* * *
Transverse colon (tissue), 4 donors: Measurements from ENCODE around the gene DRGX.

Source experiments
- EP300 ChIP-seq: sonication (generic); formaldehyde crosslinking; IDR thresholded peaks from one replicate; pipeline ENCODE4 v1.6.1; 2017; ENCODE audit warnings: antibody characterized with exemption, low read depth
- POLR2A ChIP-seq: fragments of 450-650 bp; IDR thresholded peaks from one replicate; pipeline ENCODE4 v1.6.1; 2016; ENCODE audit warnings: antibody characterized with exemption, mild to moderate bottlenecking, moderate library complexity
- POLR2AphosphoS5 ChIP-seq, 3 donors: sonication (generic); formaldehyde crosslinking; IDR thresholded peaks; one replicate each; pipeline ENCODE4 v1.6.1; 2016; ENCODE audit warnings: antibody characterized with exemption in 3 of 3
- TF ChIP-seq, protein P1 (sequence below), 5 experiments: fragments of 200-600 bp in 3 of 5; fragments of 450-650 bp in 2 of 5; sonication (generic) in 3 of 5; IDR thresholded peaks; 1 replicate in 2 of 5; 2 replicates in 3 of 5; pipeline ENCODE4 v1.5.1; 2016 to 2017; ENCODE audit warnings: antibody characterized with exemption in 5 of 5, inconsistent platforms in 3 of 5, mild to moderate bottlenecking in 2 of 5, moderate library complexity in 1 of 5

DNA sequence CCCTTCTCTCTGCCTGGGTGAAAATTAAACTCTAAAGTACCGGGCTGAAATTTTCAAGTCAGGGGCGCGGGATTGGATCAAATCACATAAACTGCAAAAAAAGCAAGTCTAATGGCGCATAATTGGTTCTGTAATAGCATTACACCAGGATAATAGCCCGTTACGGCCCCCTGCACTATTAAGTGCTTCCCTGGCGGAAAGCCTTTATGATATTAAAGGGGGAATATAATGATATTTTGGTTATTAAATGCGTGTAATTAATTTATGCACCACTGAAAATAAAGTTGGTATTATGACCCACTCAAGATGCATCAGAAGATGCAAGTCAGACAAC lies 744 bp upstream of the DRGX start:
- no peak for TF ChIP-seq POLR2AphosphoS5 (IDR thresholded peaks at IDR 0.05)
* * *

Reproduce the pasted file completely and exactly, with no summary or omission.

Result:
Transverse colon (tissue), 4 donors: Measurements from ENCODE around the gene DRGX.

Source experiments
- EP300 ChIP-seq: sonication (generic); formaldehyde crosslinking; IDR thresholded peaks from one replicate; pipeline ENCODE4 v1.6.1; 2017; ENCODE audit warnings: antibody characterized with exemption, low read depth
- POLR2A ChIP-seq: fragments of 450-650 bp; IDR thresholded peaks from one replicate; pipeline ENCODE4 v1.6.1; 2016; ENCODE audit warnings: antibody characterized with exemption, mild to moderate bottlenecking, moderate library complexity
- POLR2AphosphoS5 ChIP-seq, 3 donors: sonication (generic); formaldehyde crosslinking; IDR thresholded peaks; one replicate each; pipeline ENCODE4 v1.6.1; 2016; ENCODE audit warnings: antibody characterized with exemption in 3 of 3
- TF ChIP-seq, protein P1 (sequence below), 5 experiments: fragments of 200-600 bp in 3 of 5; fragments of 450-650 bp in 2 of 5; sonication (generic) in 3 of 5; IDR thresholded peaks; 1 replicate in 2 of 5; 2 replicates in 3 of 5; pipeline ENCODE4 v1.5.1; 2016 to 2017; ENCODE audit warnings: antibody characterized with exemption in 5 of 5, inconsistent platforms in 3 of 5, mild to moderate bottlenecking in 2 of 5, moderate library complexity in 1 of 5

DNA sequence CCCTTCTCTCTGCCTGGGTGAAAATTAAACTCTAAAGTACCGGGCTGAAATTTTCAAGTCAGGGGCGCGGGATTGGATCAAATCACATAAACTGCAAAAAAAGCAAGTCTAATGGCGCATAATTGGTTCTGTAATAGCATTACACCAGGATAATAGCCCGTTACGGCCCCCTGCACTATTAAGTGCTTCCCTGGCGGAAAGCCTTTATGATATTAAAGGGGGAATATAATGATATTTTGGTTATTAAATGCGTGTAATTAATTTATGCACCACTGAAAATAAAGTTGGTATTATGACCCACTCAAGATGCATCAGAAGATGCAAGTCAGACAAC lies 744 bp upstream of the DRGX start:
- no peak for TF ChIP-seq POLR2AphosphoS5 (IDR thresholded peaks at IDR 0.05)